The experiences in Wybark occurred in the early 1990s. Later, in 1999, one of Salt Lake City’s daily newspapers, the Deseret News, conducted a survey of its readership as the world prepared to enter a new century. The major question posed was, “What have been the greatest stories of the past 100 years?” The hands-down winner was the official revelation received by the Church leadership in 1978 allowing those of Black African ancestry to again become ordained in the Church’s lay priesthood and again engage in temple attendance. Two world wars, the Spanish flu, the Great Depression, government challenges to monopolies, the Holocaust, atomic bombs, polio, Korea, the civil rights movement, Vietnam … the list extends endlessly, yet, for the readers of the Church News section of the Deseret News, all else was eclipsed by that one bit of news—steeped in race. I hasten to add that the significance was not limited to Latter-day Saints. The news of June 8, 1978, was so compelling that at least two commercial flights announced the event mid-flight. Such was the worldwide connection between race and The Church of Jesus Christ of Latter-day Saints.
No longer considered a regional faith, what has historically been known as “Mormonism” is now a dynamic, proselytizing religion with millions of members worldwide. It saddens me that we have yet to rid ourselves of views that have never been of God.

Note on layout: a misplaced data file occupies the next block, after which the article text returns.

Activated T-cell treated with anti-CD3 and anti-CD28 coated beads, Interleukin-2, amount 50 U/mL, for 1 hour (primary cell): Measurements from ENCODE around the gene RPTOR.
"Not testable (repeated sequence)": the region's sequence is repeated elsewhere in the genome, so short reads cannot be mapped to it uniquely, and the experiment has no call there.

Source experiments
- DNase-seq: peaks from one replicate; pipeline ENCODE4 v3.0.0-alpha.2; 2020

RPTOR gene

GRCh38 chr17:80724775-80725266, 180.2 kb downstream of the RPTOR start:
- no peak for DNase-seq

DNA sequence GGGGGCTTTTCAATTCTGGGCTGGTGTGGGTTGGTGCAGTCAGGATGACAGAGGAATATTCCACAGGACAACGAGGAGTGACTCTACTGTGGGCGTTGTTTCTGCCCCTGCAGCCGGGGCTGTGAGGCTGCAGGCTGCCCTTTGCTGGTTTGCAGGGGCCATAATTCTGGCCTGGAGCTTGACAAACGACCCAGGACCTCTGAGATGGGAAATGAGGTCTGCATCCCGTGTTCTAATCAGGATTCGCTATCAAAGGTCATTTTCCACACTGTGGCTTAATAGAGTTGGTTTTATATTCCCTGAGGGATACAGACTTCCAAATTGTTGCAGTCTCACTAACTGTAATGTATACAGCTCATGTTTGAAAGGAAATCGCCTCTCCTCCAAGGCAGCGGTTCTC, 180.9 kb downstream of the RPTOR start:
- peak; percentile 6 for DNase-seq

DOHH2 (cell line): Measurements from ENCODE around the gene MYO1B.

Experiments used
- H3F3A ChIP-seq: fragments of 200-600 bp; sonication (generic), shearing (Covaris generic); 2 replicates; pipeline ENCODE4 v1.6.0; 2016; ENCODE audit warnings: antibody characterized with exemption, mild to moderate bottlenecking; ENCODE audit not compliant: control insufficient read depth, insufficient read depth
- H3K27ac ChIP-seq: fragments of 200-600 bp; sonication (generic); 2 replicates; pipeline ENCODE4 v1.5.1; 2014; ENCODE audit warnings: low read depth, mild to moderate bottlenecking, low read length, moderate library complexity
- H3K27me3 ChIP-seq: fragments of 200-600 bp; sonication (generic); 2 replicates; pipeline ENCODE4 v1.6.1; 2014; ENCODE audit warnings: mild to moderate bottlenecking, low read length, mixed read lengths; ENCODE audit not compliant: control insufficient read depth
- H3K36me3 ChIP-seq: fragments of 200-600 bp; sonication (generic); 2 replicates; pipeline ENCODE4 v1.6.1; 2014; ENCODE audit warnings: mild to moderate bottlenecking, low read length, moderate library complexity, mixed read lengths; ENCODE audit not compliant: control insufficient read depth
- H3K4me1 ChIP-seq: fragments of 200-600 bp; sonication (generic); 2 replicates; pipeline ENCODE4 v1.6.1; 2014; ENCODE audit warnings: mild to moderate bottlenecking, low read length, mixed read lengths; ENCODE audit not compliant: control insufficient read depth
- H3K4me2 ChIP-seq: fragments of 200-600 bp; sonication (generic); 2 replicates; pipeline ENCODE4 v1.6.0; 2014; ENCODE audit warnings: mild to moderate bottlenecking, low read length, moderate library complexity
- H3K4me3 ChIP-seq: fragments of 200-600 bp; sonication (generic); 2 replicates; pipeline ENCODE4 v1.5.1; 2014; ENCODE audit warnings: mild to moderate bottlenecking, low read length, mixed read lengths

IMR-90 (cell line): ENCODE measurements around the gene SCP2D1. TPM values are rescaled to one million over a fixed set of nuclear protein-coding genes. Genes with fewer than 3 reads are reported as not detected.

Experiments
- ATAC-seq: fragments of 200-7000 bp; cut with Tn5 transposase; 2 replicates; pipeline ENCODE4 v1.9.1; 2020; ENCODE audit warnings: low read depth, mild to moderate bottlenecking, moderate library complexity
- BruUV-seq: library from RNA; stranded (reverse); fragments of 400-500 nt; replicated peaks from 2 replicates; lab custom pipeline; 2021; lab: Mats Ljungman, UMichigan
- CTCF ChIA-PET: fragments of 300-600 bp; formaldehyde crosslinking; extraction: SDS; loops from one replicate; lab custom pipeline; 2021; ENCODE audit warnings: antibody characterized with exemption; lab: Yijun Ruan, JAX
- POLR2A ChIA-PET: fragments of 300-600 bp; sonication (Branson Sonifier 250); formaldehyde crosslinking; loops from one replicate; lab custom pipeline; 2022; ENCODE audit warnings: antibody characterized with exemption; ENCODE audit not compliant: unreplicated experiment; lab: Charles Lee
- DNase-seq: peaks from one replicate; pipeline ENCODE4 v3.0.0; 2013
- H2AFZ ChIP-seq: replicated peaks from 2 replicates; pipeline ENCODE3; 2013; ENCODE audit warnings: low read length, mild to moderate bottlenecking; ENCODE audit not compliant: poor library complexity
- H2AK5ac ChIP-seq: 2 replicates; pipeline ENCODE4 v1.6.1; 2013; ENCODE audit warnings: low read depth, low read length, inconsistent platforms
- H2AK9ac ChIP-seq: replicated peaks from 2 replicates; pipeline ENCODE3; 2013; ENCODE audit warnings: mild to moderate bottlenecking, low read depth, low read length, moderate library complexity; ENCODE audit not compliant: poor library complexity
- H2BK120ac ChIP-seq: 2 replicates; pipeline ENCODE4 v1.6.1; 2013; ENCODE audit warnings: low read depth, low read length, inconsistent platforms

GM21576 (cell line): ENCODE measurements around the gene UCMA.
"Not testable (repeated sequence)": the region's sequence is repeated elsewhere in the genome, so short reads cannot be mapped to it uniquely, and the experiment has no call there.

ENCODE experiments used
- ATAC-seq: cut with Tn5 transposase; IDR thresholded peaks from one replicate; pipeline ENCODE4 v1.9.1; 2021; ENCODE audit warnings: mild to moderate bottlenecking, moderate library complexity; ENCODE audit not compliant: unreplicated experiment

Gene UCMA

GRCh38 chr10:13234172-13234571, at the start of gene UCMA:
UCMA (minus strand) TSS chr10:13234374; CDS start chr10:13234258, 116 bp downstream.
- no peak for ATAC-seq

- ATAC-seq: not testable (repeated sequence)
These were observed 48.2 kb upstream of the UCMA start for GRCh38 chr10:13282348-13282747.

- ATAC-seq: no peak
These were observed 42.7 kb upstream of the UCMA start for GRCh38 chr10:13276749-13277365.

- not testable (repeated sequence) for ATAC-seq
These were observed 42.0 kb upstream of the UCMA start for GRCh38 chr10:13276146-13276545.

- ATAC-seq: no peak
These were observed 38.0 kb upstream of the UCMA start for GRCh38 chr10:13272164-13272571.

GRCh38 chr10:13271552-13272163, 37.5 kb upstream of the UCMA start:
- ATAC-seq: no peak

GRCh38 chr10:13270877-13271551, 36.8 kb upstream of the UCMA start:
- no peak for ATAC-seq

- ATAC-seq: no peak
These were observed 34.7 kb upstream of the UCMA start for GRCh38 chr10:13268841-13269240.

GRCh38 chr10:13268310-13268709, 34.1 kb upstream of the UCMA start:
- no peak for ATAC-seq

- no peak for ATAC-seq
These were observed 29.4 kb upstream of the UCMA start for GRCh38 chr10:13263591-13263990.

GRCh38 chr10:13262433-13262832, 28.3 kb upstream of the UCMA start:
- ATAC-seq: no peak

A recent anniversary marked my fifty-seventh year as a member of the faith.
I was converted to the Church of Jesus Christ in 1964. The location was Colorado Springs, Colorado, the city and state of my birth. In the summer of that year, I returned to live at my mother’s home after briefly residing in Portland, Oregon.
The early sixties were a time of growing racial unrest in much of America, as Blacks, frustrated with the slow progress of civil rights, began voicing their concerns more openly and stridently. Race had always been an issue in America, but now in the sixties, the heat of the debate was rising.
My parents, Darius M. Gray (born late 1800s) and Elsie M. Johnson Gray (born early 1900s), came into this world and began their working years during a period of time when Negroes were allowed only menial jobs. Typically, “Coloreds” had few opportunities for education in those days. In the case of my father and mother, Dad had the greater education, having made it to the fifth grade, whereas Mom had only four years of schooling. But compared to many of their generation, they were fortunate.
Like most parents, Darius and Elsie yearned for better days and better opportunities for their children, if not to be experienced themselves. Somehow they held to a vision of what could be rather than what hadn’t been. As their children, we were taught lessons centered on the value of education and how knowledge could open the door to possibilities, even for Coloreds. While Mom and Dad held to a positive vision of life, it was one of limited reach. College was seldom mentioned, but a high school education for their children was a must. My parents also placed great worth on moral truths and values. Through their examples, we were shown the benefits of respecting others as well as respecting ourselves.